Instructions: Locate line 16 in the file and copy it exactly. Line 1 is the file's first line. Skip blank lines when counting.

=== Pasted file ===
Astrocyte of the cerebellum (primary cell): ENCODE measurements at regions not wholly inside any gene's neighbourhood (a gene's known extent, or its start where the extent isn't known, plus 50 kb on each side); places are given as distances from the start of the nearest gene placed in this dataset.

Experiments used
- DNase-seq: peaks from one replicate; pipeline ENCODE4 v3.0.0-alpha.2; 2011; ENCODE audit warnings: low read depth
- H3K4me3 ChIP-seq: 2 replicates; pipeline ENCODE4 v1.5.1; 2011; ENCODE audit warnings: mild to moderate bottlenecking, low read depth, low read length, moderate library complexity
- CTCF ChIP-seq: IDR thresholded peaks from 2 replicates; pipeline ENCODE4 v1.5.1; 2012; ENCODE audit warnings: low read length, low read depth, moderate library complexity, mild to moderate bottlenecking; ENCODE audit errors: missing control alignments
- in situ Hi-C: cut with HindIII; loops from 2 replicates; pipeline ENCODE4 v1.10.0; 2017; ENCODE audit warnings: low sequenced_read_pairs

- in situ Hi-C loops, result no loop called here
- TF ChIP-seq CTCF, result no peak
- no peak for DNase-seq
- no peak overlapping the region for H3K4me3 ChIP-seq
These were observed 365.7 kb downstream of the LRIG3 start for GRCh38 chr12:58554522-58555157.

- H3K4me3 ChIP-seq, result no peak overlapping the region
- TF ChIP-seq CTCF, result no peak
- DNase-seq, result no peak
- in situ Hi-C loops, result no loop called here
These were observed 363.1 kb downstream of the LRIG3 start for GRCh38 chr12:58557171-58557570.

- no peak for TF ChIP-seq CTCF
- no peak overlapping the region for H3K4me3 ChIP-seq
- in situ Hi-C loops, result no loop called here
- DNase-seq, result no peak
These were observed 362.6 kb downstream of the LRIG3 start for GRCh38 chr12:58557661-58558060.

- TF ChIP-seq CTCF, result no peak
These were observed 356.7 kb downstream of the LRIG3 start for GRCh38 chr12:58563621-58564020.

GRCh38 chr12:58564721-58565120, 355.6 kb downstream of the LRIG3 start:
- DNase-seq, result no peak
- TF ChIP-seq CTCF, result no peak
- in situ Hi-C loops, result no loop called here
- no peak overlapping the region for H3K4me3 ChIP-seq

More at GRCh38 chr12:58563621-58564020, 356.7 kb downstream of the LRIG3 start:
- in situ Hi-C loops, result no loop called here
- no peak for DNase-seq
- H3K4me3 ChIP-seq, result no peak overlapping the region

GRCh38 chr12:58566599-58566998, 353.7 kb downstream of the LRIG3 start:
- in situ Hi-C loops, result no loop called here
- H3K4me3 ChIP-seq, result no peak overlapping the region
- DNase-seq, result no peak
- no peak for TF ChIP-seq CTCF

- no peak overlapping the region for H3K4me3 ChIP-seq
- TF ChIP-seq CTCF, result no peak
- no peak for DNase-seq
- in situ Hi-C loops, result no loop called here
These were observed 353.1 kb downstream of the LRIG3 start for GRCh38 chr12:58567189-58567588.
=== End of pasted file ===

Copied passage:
These were observed 363.1 kb downstream of the LRIG3 start for GRCh38 chr12:58557171-58557570.